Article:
12 March 2016

The Blue Sword - Robin McKinley

Image from Goodreads
Harry Crewe is an orphan girl who comes to live in Damar, the desert country shared by the Homelanders and the secretive, magical Hillfolk. Her life is quiet and ordinary-until the night she is kidnapped by Corlath, the Hillfolk King, who takes her deep into the desert. She does not know the Hillfolk language; she does not know why she has been chosen. But Corlath does. Harry is to be trained in the arts of war until she is a match for any of his men. Does she have the courage to accept her true fate?

It's taken me longer to write this review than I would have liked. I read this book as the second book in my firsts series of the year, the second book in the first series selected for the Flights of Fantasy Reading Challenge. It was a good book. I realised after I'd read them that the challenge, and Goodreads, actually lists them the wrong way round.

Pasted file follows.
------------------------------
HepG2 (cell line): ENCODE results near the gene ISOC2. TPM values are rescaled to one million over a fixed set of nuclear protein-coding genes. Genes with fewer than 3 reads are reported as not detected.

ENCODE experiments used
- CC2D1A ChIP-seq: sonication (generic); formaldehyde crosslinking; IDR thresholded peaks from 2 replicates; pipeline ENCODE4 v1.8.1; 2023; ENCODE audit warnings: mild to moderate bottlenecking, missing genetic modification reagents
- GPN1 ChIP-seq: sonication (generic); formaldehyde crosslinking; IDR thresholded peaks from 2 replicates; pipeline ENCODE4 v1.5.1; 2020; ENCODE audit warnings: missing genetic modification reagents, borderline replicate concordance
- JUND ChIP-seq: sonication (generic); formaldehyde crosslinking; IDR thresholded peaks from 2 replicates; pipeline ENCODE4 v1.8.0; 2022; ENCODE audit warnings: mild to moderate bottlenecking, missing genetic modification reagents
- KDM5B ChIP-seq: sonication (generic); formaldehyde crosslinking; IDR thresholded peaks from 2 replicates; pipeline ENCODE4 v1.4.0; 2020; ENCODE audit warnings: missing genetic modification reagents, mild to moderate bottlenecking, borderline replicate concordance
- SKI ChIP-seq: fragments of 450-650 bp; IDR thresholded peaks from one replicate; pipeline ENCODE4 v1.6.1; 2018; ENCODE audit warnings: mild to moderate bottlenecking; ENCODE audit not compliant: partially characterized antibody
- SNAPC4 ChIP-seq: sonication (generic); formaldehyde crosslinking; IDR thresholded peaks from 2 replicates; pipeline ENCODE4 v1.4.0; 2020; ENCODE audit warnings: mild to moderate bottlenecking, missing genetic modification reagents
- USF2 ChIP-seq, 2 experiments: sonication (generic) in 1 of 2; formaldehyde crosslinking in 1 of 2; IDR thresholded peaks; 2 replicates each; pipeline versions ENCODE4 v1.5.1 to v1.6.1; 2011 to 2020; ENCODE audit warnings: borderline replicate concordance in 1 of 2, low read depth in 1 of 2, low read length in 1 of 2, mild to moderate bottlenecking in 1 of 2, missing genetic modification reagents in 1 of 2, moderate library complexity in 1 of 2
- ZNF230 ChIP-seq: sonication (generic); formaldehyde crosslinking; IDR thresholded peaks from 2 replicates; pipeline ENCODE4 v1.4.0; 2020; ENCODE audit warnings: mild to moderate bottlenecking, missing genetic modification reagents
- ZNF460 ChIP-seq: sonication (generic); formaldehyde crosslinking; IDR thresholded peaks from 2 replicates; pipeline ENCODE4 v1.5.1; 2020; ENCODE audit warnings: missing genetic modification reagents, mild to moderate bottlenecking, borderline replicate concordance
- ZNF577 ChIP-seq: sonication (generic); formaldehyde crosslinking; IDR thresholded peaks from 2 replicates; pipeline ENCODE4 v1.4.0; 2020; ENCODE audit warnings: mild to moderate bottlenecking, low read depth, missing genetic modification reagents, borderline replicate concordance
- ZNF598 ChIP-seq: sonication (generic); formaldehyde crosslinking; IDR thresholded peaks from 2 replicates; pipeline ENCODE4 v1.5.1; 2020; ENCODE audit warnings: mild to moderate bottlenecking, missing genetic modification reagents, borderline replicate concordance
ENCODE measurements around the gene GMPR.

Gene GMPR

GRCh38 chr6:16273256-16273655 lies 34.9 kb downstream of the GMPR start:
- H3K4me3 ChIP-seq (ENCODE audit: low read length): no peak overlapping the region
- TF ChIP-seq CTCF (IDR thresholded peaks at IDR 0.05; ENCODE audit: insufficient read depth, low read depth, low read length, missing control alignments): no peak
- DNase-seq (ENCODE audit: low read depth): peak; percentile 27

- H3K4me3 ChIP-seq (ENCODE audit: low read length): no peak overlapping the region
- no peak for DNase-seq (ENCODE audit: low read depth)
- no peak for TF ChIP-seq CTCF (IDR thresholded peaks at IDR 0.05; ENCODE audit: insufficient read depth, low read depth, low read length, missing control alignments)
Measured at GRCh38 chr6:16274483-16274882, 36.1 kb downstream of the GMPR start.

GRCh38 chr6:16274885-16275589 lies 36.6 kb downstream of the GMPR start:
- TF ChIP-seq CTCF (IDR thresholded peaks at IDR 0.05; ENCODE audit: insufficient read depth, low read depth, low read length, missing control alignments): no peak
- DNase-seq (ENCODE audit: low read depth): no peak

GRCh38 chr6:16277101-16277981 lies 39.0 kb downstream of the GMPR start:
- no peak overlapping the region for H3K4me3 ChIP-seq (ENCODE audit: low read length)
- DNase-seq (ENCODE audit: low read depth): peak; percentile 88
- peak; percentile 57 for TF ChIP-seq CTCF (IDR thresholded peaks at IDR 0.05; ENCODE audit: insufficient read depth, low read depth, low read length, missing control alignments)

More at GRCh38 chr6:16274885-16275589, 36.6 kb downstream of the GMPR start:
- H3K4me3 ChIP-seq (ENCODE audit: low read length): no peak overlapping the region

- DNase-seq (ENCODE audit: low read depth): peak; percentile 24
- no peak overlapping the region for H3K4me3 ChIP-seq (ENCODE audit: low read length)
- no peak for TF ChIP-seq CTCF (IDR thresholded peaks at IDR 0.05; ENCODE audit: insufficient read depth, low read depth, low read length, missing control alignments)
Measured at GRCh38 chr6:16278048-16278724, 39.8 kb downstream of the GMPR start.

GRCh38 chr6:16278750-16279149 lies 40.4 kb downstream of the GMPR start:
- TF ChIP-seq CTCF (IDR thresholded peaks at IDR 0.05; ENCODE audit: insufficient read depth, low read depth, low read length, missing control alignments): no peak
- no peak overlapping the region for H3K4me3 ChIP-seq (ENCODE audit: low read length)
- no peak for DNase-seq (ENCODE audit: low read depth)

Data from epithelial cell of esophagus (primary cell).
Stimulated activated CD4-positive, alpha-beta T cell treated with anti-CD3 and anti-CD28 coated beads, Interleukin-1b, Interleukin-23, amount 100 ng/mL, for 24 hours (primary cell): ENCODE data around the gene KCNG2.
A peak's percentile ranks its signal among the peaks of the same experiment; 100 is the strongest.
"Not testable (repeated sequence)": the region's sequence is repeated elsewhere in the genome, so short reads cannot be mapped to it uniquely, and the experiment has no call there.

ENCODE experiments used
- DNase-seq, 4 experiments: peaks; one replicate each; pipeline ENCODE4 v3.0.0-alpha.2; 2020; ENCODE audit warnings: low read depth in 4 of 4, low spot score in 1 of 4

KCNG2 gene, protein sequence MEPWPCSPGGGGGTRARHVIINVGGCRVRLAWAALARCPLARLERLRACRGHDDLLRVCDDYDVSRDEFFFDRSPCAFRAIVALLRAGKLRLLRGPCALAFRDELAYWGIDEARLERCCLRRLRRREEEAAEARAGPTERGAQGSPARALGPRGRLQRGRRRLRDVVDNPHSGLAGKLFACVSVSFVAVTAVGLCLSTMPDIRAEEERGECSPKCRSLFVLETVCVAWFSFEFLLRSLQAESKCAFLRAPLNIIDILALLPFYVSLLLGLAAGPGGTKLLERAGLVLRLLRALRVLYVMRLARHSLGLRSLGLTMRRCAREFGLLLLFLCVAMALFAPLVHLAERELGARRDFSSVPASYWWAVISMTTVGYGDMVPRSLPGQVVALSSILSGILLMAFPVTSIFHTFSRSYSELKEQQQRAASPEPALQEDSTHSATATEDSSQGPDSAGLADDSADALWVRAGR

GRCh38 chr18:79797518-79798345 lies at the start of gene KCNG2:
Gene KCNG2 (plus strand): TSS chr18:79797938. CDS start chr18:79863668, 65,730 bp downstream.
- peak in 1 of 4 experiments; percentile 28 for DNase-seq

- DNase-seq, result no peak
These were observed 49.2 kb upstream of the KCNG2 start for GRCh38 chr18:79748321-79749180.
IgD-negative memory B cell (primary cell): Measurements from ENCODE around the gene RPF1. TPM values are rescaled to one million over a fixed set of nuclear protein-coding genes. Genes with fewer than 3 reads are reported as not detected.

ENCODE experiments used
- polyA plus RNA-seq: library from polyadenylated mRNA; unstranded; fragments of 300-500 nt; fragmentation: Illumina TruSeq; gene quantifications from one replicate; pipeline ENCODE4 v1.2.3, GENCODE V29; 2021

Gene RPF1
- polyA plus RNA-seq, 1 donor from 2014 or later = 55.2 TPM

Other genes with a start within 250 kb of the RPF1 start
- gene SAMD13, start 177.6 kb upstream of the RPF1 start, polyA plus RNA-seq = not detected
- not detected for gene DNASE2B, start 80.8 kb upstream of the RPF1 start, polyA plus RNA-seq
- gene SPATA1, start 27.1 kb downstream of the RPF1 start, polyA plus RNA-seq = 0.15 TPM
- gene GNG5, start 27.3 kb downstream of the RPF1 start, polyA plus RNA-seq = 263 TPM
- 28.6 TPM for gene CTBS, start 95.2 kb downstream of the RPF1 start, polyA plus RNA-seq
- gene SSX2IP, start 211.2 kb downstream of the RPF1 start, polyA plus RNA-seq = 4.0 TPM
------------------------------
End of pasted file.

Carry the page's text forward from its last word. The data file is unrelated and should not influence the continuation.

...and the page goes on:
I think I lost something by reading the books in the order I did. The Hero and the Crown is about Aerin, who is a long lost hero from The Blue Sword, and by reading that first it was almost as though I knew too much about her. The Blue Sword relies quite heavily on the concept of Aerin and the discovery of Harry's similarity to her, I think you can tell this from early on and so you start to look for the book to fit the pattern which spoils it a bit. I can see why the author gets quite vocal in her defensive of the order she wrote the books.

If you can ignore the similarities between the books you get a good read. Written in the 1980s it fits well with the style of fantasy books widely published at that time. Harry's quest is interesting enough to captivate. I do feel that she fell too easily into the sway of her captor, it's a relatively minor niggle. 

My other niggle is that the characters didn't really feel in true danger at any point. Someone always comes sweeping in and just manages to save the day. In The Hero and the Crown, the danger to Aerin, and indeed to Tor, felt more genuine, more appropriate and as such more exciting.

At the end of the book all the loose ends are nicely tied up, which is good if you like that sort of thing. It's neater than you would generally get in a book published more recently and it doesn't leave room for sequels in my opinion. 

This review may leave you thinking I didn't enjoy the book, I did, however I can't help comparing it. 

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